Banned Books Week -- does it matter?
Today's the start of Banned Books Week, an event founded by the American Library Assn. back in 1982 and observed -- and argued about -- ever since. The Times' book editor David Ulin takes a look at the annual event:
I'm ambivalent about Banned Books Week, which runs through Saturday. On the one hand, we clearly still need such a public affirmation, as the recent tumult over Sarah Palin and her "rhetorical" inquiries to the Wasilla, Alaska, public library show.
On the other, Banned Books Week offers up the sort of toothless, feel-good spectacle that makes us less likely to consider the actual ramifications of free expression.
The basic message here is one of astonishment: Why would anyone ban books when literature is such a positive and ennobling force? Yet, while I agree with that, I also believe that some books truly are dangerous, and to ignore that is simply disingenuous.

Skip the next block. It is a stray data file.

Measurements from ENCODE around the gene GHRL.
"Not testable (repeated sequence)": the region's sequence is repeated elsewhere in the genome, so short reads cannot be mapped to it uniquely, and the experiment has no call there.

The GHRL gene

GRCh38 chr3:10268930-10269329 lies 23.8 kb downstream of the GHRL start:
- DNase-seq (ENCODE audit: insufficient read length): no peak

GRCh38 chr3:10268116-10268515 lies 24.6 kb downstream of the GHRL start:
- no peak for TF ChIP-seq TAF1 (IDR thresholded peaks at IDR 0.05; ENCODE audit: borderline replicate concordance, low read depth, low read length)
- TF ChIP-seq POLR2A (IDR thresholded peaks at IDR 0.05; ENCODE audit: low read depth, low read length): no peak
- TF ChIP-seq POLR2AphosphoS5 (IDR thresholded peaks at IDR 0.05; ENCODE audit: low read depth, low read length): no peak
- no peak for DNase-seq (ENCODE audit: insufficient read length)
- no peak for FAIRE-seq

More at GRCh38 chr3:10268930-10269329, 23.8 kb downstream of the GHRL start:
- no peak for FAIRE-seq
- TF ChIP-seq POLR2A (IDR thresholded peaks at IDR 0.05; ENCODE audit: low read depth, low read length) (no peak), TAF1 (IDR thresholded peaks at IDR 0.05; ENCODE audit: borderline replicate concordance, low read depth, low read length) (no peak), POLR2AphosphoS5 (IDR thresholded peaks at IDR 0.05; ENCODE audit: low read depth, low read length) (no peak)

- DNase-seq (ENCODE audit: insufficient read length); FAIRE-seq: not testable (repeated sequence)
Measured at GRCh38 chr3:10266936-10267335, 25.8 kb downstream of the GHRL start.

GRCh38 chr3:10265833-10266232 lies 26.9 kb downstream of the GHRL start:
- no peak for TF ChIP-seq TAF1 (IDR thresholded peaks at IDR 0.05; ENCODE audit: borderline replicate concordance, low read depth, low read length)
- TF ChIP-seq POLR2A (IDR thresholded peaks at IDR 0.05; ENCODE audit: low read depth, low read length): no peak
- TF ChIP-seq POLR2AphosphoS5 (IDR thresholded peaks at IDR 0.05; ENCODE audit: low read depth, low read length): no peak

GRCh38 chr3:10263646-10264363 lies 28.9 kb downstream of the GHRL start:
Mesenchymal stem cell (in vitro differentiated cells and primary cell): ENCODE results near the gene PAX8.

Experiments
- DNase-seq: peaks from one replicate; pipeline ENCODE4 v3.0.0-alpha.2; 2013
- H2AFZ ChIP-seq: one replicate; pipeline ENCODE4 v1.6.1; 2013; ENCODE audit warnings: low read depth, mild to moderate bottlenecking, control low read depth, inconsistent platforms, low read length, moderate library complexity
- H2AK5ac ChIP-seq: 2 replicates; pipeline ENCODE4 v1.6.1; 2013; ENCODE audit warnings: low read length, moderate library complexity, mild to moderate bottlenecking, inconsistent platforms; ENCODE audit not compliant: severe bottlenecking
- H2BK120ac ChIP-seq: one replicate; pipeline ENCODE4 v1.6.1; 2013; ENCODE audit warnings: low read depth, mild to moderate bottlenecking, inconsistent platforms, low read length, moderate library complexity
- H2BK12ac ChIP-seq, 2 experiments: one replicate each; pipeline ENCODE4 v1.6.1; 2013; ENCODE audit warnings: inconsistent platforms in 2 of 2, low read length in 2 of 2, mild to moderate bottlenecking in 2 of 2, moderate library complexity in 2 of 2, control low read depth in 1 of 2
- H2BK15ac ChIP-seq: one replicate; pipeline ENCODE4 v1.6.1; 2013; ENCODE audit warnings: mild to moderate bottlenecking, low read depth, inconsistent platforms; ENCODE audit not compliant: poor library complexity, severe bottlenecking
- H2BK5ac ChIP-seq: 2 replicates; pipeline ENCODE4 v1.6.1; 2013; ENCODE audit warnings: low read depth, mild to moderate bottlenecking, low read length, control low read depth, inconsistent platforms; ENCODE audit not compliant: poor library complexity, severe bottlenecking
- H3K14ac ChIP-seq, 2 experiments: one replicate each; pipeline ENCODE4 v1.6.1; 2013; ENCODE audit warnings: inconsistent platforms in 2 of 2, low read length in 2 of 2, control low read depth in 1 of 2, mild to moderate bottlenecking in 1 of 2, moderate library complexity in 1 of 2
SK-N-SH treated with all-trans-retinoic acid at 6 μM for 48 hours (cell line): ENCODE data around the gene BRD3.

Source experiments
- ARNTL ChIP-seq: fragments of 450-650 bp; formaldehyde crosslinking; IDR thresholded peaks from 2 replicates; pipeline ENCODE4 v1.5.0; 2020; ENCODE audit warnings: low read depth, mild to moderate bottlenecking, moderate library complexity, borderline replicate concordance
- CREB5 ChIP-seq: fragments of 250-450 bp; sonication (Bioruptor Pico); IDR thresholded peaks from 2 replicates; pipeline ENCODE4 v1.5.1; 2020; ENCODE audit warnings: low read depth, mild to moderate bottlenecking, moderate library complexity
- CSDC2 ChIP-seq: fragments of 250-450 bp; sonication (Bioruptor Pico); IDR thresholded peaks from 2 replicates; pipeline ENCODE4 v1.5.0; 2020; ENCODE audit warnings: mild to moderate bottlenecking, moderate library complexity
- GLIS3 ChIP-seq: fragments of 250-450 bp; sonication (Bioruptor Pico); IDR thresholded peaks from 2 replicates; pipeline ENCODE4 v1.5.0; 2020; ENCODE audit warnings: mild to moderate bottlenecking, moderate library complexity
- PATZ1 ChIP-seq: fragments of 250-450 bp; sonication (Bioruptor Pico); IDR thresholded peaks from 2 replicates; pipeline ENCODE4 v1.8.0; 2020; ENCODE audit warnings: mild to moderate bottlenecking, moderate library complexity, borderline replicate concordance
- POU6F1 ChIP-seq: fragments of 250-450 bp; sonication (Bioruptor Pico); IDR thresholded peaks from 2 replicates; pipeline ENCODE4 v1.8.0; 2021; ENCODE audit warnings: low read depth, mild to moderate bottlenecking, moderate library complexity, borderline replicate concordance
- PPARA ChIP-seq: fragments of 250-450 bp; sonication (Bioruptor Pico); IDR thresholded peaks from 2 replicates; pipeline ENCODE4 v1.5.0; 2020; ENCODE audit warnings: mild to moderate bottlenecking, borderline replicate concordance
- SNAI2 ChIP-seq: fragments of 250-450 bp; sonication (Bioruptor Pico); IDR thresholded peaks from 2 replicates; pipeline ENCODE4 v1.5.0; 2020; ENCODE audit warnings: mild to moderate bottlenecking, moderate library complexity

Lest this make me seem an apologist for the book banners, nothing could be further from the truth. In fact, I'm against restricting anything other than material that graphically portrays certain illegal acts.
Yet it's foolish, self-defeating even, to pretend that books are innocuous, that we don't need to concern ourselves with what they say. If that's the case, then it doesn't really matter if we ban them, because we have already stripped them of their power.
More in David's essay.
-- Veronique de Turenne
Photo: Carolyn Cole / Los Angeles Times